Critical And Creative Thinking Bloom'S Taxonomy
Learning outcomes in this area are the highest in the cognitive hierarchy because they incorporate or contain elements of knowledge, comprehension, application, analysis, and synthesis.In addition, they contain conscious value judgments based on clearly defined criteria. It concluded that recognition in a respected field requires 10 years of dedication and learning at a minimum, regardless of IQ, innate abilities or talents. In teaching, Paul and Elder (2007) give at least two fundamental purposes to Socratic questioning: Please see the detailed excerpts from Paul and Elder (2007) on how to use unplanned Socratic questioning (link), and on how to conduct a planned Socratic discussion (link).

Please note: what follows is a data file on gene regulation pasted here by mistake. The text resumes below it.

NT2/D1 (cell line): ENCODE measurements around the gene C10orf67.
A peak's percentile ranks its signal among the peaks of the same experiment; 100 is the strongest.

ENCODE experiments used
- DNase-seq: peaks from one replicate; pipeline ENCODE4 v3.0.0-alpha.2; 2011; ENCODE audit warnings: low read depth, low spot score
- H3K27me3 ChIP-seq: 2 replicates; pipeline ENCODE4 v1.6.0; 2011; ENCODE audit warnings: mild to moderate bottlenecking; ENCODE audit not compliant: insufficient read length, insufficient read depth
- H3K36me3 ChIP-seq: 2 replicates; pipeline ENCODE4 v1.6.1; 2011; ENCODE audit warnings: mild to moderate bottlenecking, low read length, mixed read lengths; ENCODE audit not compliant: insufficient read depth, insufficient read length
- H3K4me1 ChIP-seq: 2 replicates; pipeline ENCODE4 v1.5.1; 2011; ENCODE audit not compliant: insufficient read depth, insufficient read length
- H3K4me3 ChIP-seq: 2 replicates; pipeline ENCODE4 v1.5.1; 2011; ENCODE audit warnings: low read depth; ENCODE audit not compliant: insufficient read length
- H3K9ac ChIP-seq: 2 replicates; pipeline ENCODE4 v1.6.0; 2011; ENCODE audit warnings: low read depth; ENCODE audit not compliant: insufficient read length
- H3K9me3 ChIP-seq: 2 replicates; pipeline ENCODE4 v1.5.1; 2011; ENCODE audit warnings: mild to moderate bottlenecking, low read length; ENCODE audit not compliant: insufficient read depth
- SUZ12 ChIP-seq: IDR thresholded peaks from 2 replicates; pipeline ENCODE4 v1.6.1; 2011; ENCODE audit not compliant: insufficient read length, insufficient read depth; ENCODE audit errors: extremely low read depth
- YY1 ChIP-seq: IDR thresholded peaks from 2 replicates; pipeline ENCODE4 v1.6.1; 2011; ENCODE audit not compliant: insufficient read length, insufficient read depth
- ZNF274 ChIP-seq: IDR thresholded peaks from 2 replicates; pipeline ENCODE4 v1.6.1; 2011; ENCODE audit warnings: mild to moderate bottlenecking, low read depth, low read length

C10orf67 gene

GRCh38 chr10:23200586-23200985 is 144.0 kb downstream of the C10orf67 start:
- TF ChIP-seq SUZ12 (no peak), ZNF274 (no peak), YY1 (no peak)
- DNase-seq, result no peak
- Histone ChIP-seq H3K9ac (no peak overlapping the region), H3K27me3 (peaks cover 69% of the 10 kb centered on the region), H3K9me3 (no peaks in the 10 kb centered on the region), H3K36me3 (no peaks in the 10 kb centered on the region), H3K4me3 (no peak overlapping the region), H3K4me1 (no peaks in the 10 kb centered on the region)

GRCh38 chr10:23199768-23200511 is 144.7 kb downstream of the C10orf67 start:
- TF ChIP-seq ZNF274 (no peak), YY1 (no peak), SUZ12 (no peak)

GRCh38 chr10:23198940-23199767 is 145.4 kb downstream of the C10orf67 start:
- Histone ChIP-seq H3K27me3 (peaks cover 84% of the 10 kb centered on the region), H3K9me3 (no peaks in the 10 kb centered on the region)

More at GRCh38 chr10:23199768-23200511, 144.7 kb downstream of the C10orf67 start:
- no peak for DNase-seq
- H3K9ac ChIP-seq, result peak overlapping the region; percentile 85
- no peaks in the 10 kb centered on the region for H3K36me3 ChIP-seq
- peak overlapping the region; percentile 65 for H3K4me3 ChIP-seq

The Socratic style of questioning also encourages critical thinking.This does not have to be a linear process, but can move back and forth, and skip steps. The most obvious space to embed critical thinking in a Syllabus is in the Student-Learning Outcomes section.Learning objectives contain an action (verb) and an object (noun), and often start with, “Student’s will be able to…” Bloom’s taxonomy (link) can help you to choose appropriate verbs to clearly state what you want students to exit the course doing, and at what level.Next is synthesis, which refers to the ability to put parts together to form a new whole.Learning outcomes at this level stress creative behaviors with a major emphasis on the formulation of new patterns or structures.The last level of the taxonomy is evaluation, which concerns the ability to judge the value of material for a given purpose.The judgments are to be based on definite criteria.Overview: Critical thinking is a higher-order thinking skill.Higher-order thinking skills go beyond basic observation of facts and memorization.They are what we are talking about when we want our students to be evaluative, creative and innovative.When most people think of critical thinking, they think that their words (or the words of others) are supposed to get “criticized” and torn apart in argument, when in fact all it means is that they are criteria-based.